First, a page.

I'm a huge fan of dividend growth stocks and hope you are too. If you do, you are in the right place! I've compiled a list of stocks that are increasing their dividends next week. This gives investors an opportunity to start or add to a position to capture an upcoming payment. This can be especially important for retirees who live on dividend checks.
This list is a trimmed-down version only covering dividend increases. A full upcoming dividend calendar is always available here. If you know how this was built and the caveats, feel free to jump down to the lists themselves.
How It's Assembled
The information presented below was created by combining the "U.S. Dividend Champion" spreadsheet hosted here, with upcoming dividend information from Nasdaq. This meshes metrics about companies with dividend growth history with upcoming dividend payments (and whether those payments are increasing). These companies all have a minimum five-year dividend growth history.
What Is The Ex-Dividend Date?
The "ex-dividend" date is the day you are no longer entitled to the dividend or distribution. You need to have made your purchase by the preceding business day. If the date is a Tuesday, you need to have purchased (or already owned) shares by market close on Monday. Be aware that for any stock going ex-dividend on a Monday (or Tuesday, if Monday may be a holiday), you must own it by the prior Friday.
Dividend Streak Categories
Here are the definitions of the streak categories as I'll be using them throughout the piece:
- King: 50+ years
- Champion/Aristocrat: 25+ years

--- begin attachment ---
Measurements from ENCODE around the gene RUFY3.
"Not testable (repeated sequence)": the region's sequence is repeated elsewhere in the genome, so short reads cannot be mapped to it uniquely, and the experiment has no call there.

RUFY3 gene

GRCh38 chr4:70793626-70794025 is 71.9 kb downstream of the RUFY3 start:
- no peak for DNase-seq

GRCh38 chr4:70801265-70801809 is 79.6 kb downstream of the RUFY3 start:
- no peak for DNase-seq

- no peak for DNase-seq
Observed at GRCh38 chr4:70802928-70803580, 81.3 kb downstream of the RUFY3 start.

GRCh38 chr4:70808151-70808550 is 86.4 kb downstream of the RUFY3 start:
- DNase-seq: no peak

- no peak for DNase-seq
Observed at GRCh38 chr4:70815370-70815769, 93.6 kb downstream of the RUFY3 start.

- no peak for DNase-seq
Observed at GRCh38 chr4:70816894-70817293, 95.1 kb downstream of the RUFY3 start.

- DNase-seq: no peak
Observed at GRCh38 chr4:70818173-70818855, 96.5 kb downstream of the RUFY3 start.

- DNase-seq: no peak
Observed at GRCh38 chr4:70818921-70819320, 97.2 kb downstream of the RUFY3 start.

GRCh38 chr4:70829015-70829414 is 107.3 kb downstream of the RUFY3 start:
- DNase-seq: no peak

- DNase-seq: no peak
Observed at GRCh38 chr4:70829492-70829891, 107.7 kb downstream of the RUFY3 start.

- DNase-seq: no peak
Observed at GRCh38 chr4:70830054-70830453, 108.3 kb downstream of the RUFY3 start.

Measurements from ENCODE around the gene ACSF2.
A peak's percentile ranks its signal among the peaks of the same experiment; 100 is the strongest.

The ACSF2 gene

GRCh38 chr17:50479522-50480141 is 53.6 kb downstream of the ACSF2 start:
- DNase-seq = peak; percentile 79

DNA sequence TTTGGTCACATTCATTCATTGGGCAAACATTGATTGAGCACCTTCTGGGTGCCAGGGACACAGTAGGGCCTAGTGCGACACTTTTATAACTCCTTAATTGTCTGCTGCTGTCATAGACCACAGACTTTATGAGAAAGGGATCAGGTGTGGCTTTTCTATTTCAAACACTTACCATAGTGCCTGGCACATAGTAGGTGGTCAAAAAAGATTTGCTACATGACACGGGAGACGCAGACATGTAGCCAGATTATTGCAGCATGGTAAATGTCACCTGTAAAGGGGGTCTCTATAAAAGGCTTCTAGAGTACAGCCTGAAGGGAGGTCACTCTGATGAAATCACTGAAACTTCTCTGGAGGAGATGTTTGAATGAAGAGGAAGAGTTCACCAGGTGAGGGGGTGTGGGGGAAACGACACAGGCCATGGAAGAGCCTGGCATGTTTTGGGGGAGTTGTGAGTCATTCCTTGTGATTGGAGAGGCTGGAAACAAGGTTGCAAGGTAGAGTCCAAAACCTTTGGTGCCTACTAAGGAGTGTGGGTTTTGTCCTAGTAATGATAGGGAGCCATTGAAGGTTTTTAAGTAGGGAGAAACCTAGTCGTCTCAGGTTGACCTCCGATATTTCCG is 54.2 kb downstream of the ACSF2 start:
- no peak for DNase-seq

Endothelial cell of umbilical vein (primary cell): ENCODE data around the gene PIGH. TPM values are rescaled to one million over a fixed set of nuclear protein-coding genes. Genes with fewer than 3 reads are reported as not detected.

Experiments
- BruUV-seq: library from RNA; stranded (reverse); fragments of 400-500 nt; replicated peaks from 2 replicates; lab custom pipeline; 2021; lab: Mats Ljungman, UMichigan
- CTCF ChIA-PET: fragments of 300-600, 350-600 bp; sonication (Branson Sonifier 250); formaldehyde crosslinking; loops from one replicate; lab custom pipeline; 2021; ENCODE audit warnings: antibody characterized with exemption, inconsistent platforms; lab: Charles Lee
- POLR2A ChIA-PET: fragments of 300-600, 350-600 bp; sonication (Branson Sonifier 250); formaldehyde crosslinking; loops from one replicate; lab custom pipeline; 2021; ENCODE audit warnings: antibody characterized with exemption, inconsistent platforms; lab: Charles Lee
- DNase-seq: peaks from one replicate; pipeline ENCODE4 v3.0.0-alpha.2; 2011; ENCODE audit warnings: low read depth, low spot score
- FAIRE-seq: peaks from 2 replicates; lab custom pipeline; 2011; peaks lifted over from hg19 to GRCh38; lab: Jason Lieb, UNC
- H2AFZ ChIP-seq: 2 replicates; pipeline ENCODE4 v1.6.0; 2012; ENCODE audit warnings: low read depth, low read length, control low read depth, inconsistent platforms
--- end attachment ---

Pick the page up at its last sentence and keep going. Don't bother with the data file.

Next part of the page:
- Contender: 10-24 years
- Challenger: 5+ years
The Main List
The data is sorted by the ex-dividend day (ascending) and then the streak (descending):
|Name||Ticker||Streak||Forward Yield||Ex-Div Date||Increase Percent||Streak Category|
|Avery Dennison Corporation||(AVY)||9||2.26||4-Jun-19||11.54%||Challenger|
|Southwest Airlines Company||(LUV)||7||1.45||4-Jun-19||12.50%||Challenger|
|Wellesley Bancorp, Inc.||(WEBK)||5||0.72||4-Jun-19||9.09%||Challenger|
|Flowers Foods, Inc.||(FLO)||17||3.41||6-Jun-19||5.56%||Contender|
|The Travelers Companies, Inc.||(TRV)||15||2.26||7-Jun-19||6.49%||Contender|
|CNO Financial Group, Inc.||(CNO)||7||2.68||7-Jun-19||10.00%||Challenger|
|United Bancorp, Inc.||(UBCP)||6||4.84||7-Jun-19||1.89%||Challenger|
Streak: This is years of dividend growth history sourced from the U.S. Dividend Champions spreadsheet.
Forward Yield: This is the new payout rate divided by the current share price.
Ex-Dividend Date: This is the date before which you need to own the stock.
Increase Percent: This is the amount by which the dividend is being increased.
Streak Category: This is the overall dividend history classification of the company.
Show Me The Money
Here's a table mapping the new rates versus the old rates. It also reiterates the increase in percentage. This table is sorted the same way as the first table (ex-dividend day ascending, dividend streak descending).
|Ticker||Old Rate||New Rate||Increase Percent|
Here are some additional metrics related to these companies, including yearly pricing action and the P/E ratio. This table is sorted in exactly the same way as the table above. The value investor may find stock ideas with those companies near their 52-week low. They may provide a larger margin of safety and inflated yield.
|Ticker||Current Price||52 Week Low||52 Week High||PE Ratio||% Off Low||% Off High|
|AVY||102.56||82.89||117||48.13||22% Off Low||12% Off High|